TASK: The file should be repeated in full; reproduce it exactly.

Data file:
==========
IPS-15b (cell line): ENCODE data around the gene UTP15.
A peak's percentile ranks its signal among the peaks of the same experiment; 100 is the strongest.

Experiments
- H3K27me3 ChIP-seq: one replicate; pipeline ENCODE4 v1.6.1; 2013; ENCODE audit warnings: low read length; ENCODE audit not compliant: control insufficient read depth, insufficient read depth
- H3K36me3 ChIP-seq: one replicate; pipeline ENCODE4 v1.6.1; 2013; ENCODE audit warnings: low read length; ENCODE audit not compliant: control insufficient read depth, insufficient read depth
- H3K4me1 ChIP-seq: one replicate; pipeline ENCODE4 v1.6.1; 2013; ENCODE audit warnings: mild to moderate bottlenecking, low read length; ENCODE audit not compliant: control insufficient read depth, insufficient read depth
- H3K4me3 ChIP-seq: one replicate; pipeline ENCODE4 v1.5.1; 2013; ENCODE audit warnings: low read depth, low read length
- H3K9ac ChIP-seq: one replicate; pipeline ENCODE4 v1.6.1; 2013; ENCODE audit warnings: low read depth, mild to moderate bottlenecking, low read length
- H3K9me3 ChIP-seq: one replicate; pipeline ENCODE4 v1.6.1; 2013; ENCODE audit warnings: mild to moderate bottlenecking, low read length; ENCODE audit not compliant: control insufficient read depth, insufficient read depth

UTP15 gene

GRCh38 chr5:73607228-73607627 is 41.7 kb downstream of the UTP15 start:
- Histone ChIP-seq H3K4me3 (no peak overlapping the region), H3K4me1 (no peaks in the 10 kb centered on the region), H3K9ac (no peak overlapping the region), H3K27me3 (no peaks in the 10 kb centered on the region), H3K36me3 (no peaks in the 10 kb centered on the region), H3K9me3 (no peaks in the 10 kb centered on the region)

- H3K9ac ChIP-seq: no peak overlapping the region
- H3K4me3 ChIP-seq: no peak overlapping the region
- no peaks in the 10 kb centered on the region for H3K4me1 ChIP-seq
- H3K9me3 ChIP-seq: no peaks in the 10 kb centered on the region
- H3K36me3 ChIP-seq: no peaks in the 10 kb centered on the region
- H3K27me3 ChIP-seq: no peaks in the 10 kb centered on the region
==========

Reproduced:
IPS-15b (cell line): ENCODE data around the gene UTP15.
A peak's percentile ranks its signal among the peaks of the same experiment; 100 is the strongest.

Experiments
- H3K27me3 ChIP-seq: one replicate; pipeline ENCODE4 v1.6.1; 2013; ENCODE audit warnings: low read length; ENCODE audit not compliant: control insufficient read depth, insufficient read depth
- H3K36me3 ChIP-seq: one replicate; pipeline ENCODE4 v1.6.1; 2013; ENCODE audit warnings: low read length; ENCODE audit not compliant: control insufficient read depth, insufficient read depth
- H3K4me1 ChIP-seq: one replicate; pipeline ENCODE4 v1.6.1; 2013; ENCODE audit warnings: mild to moderate bottlenecking, low read length; ENCODE audit not compliant: control insufficient read depth, insufficient read depth
- H3K4me3 ChIP-seq: one replicate; pipeline ENCODE4 v1.5.1; 2013; ENCODE audit warnings: low read depth, low read length
- H3K9ac ChIP-seq: one replicate; pipeline ENCODE4 v1.6.1; 2013; ENCODE audit warnings: low read depth, mild to moderate bottlenecking, low read length
- H3K9me3 ChIP-seq: one replicate; pipeline ENCODE4 v1.6.1; 2013; ENCODE audit warnings: mild to moderate bottlenecking, low read length; ENCODE audit not compliant: control insufficient read depth, insufficient read depth

UTP15 gene

GRCh38 chr5:73607228-73607627 is 41.7 kb downstream of the UTP15 start:
- Histone ChIP-seq H3K4me3 (no peak overlapping the region), H3K4me1 (no peaks in the 10 kb centered on the region), H3K9ac (no peak overlapping the region), H3K27me3 (no peaks in the 10 kb centered on the region), H3K36me3 (no peaks in the 10 kb centered on the region), H3K9me3 (no peaks in the 10 kb centered on the region)

- H3K9ac ChIP-seq: no peak overlapping the region
- H3K4me3 ChIP-seq: no peak overlapping the region
- no peaks in the 10 kb centered on the region for H3K4me1 ChIP-seq
- H3K9me3 ChIP-seq: no peaks in the 10 kb centered on the region
- H3K36me3 ChIP-seq: no peaks in the 10 kb centered on the region
- H3K27me3 ChIP-seq: no peaks in the 10 kb centered on the region